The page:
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    Sunday, October 20, 2019-5:51:13A.M.






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USCIS: Marijuana use could prevent citizenship

HAGÅTÑA (The Guam Daily Post) — Using marijuana or working in the marijuana industry — even on Guam and other jurisdictions where marijuana use is allowed by local law — could prevent an immigrant from establishing the “good moral character” needed to gain citizenship in the United States, federal officials said.

U.S. Citizenship and Immigration Services sent out an April 19 memo that clarified at least one aspect of the impact of local marijuana laws that contradict federal laws. The memo stated that the “violation of federal controlled substance law, including for marijuana, remains a conditional bar to establishing good moral character.”

Good moral character is a requirement for naturalization. In general, applicants must show that they have been and continue to be in good moral standing during the period prior to filing and up to when they take the Oath of Allegiance.

“While USCIS determines whether an applicant has met the (good moral character) requirement on a case-by-case basis, certain types of criminal conduct automatically preclude applicants from establishing (good moral character) and may make the applicant subject to removal proceedings,” the USCIS policy manual stated.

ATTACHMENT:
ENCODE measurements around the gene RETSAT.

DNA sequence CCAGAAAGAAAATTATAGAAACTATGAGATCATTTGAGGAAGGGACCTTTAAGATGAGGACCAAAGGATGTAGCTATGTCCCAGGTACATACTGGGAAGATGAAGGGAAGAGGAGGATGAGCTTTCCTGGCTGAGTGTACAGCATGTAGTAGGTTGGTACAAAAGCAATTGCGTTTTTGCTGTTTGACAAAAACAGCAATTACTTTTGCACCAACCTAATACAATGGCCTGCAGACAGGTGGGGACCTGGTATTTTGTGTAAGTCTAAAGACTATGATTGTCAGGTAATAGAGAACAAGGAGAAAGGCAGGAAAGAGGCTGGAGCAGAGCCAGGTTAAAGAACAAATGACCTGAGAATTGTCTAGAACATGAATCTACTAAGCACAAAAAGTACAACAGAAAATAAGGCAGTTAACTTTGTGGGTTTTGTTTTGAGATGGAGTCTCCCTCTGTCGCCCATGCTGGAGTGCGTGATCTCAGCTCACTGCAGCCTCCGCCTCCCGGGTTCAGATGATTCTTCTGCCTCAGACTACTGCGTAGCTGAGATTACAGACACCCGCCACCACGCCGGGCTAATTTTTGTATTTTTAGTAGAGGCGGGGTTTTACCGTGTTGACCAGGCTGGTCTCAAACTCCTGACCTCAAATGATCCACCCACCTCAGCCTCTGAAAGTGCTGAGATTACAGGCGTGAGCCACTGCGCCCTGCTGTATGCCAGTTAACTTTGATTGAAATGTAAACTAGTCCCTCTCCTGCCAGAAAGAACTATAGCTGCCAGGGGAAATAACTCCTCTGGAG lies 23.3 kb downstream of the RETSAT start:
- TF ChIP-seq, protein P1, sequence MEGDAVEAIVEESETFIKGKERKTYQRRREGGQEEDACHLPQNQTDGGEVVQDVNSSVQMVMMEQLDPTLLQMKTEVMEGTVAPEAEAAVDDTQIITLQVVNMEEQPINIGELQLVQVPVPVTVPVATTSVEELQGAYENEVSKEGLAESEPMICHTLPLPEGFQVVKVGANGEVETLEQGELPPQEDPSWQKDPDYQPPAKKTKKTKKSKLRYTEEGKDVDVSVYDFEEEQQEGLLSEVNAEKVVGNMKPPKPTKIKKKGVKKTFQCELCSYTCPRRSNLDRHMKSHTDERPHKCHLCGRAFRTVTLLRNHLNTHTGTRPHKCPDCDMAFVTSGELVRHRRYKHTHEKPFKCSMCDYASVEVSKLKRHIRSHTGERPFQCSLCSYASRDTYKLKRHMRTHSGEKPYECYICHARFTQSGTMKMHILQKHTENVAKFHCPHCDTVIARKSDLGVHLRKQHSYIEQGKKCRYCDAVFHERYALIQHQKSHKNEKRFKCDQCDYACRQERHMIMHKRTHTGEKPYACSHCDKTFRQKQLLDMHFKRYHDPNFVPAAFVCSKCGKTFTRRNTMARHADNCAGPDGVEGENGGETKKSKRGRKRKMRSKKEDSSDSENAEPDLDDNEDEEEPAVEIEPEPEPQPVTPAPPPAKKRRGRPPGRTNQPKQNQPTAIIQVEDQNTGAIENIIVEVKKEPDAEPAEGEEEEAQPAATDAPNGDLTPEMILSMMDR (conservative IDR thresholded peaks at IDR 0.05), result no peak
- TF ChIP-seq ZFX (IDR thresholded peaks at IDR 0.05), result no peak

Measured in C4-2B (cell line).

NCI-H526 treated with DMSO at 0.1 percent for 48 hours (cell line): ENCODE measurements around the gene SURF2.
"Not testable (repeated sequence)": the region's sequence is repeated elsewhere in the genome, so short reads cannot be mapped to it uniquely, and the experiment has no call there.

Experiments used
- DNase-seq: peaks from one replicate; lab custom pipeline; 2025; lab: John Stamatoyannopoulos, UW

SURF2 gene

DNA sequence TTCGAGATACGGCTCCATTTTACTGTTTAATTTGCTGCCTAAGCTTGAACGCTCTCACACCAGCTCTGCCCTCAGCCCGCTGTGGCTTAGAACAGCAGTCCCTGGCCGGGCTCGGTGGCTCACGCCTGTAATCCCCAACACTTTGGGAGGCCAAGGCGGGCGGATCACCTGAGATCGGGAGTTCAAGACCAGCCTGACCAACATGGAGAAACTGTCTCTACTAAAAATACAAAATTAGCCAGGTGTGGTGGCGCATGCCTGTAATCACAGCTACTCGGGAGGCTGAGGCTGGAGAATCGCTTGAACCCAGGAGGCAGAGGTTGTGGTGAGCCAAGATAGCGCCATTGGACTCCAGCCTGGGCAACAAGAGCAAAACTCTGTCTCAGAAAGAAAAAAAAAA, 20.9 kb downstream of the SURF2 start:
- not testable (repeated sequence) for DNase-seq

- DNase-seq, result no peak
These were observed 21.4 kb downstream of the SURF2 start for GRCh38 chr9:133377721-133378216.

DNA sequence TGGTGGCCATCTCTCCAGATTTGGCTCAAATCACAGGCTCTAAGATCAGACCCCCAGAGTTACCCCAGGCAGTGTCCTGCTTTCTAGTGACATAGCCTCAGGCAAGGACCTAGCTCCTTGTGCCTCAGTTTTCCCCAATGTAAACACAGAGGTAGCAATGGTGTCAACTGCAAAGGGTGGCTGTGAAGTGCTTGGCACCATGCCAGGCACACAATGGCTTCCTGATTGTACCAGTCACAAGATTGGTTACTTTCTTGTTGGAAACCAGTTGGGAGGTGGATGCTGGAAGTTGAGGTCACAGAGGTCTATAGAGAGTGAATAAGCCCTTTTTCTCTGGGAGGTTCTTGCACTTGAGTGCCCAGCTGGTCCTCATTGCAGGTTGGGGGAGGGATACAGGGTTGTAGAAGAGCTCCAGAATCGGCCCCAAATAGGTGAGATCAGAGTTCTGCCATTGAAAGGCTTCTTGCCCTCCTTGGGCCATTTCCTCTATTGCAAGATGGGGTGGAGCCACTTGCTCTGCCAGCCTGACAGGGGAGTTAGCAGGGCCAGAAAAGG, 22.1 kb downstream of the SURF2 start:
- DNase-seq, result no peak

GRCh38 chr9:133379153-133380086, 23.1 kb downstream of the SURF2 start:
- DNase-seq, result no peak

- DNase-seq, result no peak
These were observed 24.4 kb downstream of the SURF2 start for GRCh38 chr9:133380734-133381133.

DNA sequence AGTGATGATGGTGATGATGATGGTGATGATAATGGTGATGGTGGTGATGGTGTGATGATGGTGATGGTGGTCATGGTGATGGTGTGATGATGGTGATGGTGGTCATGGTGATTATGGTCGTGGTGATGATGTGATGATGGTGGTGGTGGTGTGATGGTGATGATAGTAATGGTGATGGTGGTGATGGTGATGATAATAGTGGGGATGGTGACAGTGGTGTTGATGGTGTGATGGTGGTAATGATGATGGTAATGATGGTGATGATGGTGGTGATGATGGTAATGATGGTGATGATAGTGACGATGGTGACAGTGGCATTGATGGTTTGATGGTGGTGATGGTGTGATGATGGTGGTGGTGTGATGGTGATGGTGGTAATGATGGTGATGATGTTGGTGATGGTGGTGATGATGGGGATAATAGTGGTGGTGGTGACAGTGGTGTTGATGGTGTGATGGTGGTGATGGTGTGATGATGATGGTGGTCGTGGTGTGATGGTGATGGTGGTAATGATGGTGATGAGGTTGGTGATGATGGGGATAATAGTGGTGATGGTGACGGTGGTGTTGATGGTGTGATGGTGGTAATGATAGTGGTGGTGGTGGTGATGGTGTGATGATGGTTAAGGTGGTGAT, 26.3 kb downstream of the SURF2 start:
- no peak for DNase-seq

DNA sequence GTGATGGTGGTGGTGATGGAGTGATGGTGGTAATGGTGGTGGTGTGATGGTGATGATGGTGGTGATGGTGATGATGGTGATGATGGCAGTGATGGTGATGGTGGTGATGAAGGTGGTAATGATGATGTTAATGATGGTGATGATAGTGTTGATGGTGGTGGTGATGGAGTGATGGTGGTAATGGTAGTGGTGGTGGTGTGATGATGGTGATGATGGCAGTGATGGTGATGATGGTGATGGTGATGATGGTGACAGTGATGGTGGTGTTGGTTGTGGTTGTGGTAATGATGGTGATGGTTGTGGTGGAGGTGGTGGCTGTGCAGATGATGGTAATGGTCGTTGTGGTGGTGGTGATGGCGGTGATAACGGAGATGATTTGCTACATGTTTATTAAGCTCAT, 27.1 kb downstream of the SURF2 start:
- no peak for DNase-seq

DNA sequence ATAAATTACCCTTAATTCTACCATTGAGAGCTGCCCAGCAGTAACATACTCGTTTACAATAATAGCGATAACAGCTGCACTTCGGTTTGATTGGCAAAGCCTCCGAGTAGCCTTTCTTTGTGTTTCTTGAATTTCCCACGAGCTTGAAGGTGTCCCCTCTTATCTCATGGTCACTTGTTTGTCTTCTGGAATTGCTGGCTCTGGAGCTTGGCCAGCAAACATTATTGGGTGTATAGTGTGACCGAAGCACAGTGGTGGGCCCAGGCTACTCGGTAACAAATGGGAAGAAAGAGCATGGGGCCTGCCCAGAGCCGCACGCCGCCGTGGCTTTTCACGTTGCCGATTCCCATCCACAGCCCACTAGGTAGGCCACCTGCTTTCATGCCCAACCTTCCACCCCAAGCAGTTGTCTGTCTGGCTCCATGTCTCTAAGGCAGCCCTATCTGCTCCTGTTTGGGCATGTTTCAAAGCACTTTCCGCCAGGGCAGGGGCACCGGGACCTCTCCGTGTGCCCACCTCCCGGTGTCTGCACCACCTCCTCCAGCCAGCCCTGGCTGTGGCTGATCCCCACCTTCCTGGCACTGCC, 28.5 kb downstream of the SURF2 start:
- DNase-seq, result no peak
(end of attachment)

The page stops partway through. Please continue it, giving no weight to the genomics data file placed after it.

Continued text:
The majority of states and territories have legalized marijuana, largely for medical use. But Guam joined the short list of jurisdictions that legalized recreational marijuana when Gov. Lou Leon Guerrero signed the Guam Cannabis Industry Act of 2019 earlier this month.

Regardless, at the federal level, marijuana remains a Schedule I controlled substance.

This means becoming involved in its manufacture, distribution, dispensing or possession may lead to immigration consequences and may indicate a lack of good moral character for foreign nationals applying for U.S. citizenship, according to USCIS.

The number of foreign nationals granted permanent residence on Guam, including naturalization, is small compared to most states — fewer than 1,000 per year in recent years. However, 2017 did see an uptick to more than 840 individuals compared to a little more than 700 the prior two years.